I’m over at Word Whores, ranting a bit about the concept of “must follows” – but also giving my picks for who to follow on Twitter.
I’m over at Word Whores today, talking about the evolution of the Internet and how my online presence has changed and grown. Some surprising findings, and also parallels to the growth of NaNoWriMo and discussed with us by the founder, Chris Baty, in the pic above.
A few weeks ago (time flies!), David and I drove to Tucson for my mom’s birthday. On the way back, we stopped at Elephant Butte Lake for a couple of nights. It’s a huge, man-made reservoir on the Rio Grande River in southern New Mexico. The landscape is often stark and desolate – and also full of amazing color and unearthly views.
We haven’t been doing much in the way of vacation lately – particularly time that’s not connected to work of some sort, like conventions – so this was a peaceful stop to make. The inn we stayed at was a simple place and we ate mainly at the restaurant there. We spent some time gazing at the view and talking. This picture brings that feeling back for me.
So, many of you know I have a day job. The company I work for had about 150 employees when I started, lo these 17 years ago, and has now cracked 500. We’ve also gone to a shared technology system, with a newsfeed we’re all encouraged to post notices, too. Our internal version of social media. I’ve been trying to overcome my baseline grumpiness about the changes and become more active with this shared site.
Because I work from home (euphemistically referred to as a “satellite office”), I decided to post my cover for THE MARK OF THE TALA. After all, if I worked in one of the offices, I would have dragged my ARC in and passed it around like a newborn baby. Also, since this book is not erotica, I figured it was safe to share.
I didn’t want to take up a lot of the feed with information about my book though, so I just posted the cover and a note saying people could look on my website if they wanted to see more.
Last night my supervisor emails me and lets me know that they took the post down. There’s no fall-out for me and the powers that be figure I showed only a “rare lack of judgment.” See, my website contains offensive material. Or, rather, provides access to it, which is against our Information Resource Policy.
(Doesn’t the Entire Internet provide this access???)
So, thus my wrist was slapped. Nobody is mad at me, but I feel oddly chagrined nonetheless. It’s been some time since I had any shadow of feeling that what I write is somehow unsavory. Yet, there it is.
(Amusingly, I linked to my website instead of oh, say, Amazon because it seemed wrong to post anything reminiscent of a buy link. I suspect that would have passed muster, even though Amazon ALSO provides access to all those selfsame offensive materials as my website does.)
It’s interesting to me, however, in a broader perspective, to watch companies like mine try to cultivate the opportunities offered by social media while simultaneously attempting to enforce policies that control it. Social media is social, not corporate. It’s about people interacting, not soulless, sexless workers. What my company is trying to accomplish isn’t *really* about social media at all, but something dressed up to look like it. Kind of an Office Space-style version of Hawaiian Shirt Day, where we’re encouraged to relax – but not too much.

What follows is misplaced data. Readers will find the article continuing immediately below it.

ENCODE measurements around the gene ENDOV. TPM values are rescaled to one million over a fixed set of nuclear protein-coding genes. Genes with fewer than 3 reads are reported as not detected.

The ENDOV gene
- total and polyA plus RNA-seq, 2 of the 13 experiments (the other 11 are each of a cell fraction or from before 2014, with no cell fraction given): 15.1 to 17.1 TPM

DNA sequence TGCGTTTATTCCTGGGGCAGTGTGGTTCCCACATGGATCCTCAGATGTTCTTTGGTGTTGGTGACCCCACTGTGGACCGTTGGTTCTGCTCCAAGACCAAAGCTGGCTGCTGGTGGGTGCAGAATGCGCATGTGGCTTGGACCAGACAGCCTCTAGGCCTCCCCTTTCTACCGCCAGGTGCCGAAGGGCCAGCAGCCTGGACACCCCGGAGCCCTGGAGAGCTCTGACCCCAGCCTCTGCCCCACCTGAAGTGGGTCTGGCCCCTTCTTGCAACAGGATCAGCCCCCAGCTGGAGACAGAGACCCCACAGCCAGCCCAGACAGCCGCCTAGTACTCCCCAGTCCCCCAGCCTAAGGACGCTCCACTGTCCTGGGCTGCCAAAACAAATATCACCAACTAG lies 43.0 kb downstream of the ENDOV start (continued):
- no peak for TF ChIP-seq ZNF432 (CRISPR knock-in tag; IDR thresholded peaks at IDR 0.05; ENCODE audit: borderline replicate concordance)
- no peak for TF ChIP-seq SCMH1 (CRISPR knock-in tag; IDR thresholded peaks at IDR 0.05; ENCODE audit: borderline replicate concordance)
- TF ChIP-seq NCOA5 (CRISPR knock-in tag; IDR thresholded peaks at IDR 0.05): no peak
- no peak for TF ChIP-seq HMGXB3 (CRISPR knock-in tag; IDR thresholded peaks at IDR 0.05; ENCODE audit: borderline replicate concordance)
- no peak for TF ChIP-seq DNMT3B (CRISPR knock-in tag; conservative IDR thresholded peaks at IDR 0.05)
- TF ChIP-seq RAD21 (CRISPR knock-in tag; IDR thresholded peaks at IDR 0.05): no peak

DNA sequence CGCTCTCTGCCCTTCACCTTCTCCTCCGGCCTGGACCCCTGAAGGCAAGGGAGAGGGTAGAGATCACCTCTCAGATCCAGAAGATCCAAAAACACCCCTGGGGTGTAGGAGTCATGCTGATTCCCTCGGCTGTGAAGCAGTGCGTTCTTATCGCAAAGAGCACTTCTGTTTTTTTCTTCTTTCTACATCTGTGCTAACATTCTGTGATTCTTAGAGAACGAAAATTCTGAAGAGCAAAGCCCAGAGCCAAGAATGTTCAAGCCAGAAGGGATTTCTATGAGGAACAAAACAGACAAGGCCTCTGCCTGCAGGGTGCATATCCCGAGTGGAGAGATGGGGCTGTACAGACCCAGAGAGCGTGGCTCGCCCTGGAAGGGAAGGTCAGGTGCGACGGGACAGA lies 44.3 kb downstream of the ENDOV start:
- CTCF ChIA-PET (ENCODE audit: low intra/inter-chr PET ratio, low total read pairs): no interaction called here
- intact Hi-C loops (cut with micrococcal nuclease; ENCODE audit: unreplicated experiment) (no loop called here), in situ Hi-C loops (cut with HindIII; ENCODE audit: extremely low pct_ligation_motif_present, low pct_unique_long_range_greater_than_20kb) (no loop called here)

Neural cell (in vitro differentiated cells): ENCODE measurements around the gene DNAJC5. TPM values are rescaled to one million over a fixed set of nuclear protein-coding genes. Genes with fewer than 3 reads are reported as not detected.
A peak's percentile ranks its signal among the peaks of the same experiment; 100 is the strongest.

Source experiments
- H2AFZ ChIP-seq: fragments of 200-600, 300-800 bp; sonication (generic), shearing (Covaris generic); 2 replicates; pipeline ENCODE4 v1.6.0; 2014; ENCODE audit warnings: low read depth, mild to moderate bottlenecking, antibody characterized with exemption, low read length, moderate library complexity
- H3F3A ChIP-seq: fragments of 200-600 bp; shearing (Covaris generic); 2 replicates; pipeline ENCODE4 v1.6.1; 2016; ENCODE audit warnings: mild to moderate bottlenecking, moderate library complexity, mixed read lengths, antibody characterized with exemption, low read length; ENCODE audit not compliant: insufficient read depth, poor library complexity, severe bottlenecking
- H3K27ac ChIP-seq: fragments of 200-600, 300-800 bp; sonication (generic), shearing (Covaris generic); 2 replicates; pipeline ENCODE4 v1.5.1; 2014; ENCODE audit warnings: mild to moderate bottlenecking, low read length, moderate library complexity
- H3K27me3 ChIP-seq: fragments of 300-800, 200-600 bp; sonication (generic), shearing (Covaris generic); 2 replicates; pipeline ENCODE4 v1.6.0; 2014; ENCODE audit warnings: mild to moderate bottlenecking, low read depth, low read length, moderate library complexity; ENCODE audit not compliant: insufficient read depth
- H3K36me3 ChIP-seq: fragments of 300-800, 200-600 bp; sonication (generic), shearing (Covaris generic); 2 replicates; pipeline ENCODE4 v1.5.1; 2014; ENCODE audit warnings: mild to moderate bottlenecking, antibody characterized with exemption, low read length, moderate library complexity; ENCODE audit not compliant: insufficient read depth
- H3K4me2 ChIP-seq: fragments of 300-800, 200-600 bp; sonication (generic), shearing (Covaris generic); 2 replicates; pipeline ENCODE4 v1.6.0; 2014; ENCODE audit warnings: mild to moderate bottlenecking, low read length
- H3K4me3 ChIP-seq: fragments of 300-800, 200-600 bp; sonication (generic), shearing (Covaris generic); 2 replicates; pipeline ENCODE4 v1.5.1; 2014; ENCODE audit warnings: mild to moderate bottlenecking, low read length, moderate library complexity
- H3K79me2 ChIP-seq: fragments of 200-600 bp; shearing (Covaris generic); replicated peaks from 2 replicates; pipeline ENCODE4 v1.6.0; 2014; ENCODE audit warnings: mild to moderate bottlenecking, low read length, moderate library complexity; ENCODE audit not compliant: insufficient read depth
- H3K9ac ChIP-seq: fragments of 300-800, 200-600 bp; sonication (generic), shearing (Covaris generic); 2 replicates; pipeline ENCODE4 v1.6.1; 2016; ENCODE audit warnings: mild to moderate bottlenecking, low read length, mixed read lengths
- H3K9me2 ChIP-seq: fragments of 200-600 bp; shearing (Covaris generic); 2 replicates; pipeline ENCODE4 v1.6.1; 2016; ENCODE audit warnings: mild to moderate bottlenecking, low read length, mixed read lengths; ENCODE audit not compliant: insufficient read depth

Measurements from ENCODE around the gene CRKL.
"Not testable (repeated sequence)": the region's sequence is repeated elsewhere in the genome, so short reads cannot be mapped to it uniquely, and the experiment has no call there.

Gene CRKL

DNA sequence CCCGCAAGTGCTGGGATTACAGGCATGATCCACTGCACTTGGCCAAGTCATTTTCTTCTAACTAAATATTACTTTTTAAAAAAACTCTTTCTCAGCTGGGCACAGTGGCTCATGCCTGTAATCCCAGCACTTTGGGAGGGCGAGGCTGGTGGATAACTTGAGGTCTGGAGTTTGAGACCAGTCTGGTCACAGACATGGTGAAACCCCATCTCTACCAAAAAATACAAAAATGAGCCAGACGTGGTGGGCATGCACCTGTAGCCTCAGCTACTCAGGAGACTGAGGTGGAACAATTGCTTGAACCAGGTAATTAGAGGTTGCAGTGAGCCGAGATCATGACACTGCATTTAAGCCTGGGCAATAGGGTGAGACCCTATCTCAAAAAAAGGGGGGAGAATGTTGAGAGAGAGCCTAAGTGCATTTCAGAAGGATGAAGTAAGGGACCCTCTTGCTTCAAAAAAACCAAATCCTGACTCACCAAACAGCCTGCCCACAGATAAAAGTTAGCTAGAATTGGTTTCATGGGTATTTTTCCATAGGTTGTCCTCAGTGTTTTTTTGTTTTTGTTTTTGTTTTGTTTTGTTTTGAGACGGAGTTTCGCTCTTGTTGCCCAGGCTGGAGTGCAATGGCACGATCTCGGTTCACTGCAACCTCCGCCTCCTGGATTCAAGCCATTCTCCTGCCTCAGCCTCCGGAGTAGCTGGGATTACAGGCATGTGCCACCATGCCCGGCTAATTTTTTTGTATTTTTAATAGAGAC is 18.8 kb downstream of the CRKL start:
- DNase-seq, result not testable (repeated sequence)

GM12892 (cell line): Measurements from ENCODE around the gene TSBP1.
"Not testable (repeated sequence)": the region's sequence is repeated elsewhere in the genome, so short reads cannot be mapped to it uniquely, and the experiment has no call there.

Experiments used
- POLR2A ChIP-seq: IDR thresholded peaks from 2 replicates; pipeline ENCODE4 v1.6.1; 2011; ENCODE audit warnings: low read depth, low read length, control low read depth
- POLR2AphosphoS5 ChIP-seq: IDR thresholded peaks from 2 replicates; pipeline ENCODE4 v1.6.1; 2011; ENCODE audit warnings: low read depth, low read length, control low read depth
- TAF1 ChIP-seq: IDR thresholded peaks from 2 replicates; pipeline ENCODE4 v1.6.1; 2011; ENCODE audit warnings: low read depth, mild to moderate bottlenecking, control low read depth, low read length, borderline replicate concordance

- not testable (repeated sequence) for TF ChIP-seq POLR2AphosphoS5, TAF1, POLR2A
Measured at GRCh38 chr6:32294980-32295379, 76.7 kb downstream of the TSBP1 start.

At any rate, consider me duly chastened. And more unwilling than before to post to the company newsfeed.
Fortunately, no one expects me to participate in Hawaiian Shirt Day.
I’m over at Word Whores this summer Sunday, talking about ways to be a good social media kitty when you don’t have much time.
Here’s the cover for, the second episode (Act II) of Master of the Opera: Ghost Aria. I posted the one for Act I, Passionate Overture, last Friday. The next two will be revealed by Bookpushers on Thursday, August 15! I love how each cover is the same image, with a slight variation to reflect the theme of that Act. Here’s the blurb for this one:
In the second seductive installment of Jeffe Kennedy’s thrilling Master of the Opera, a young woman falls deeper under the spell of the man who haunts her dreams, fuels her desire, and demands her surrender. . .
With each passing day of her internship at the Sante Fe Opera House, Christine Davis discovers something new, something exciting–and something frightening. Hidden in the twisting labyrinths beneath the theater is a mysterious man in a mask who, Christy’s convinced, is as real as the rose he left on her desk–and as passionate as the kiss that burns on her lips. He tells her to call him “Master,” and Christy can’t deny him. But when her predecessor–a missing intern–is found dead, Christy wonders if she’s playing with fire. . .
If her phantom lover is actually a killer, how can she continue to submit to his dark, erotic games? And if he is innocent, how can she resist–or refuse–when he demands nothing less than her body and soul?
I love how they wrote these up – they sound ever so much better than what I would have written.
I also got this yesterday:
Nothing like a shiny award to perk a girl up! This award comes at a great time, too, because the sequel, Rogue’s Possession, comes out October 7! Which no longer seems forever in the future, huh? The other day, a couple of book bloggers who loved Pawn heard about the sequel’s release date and were squealing with excitement on Twitter, speculating about what might happen next. I may or may not have succumbed to teasing them a bit about it. 😀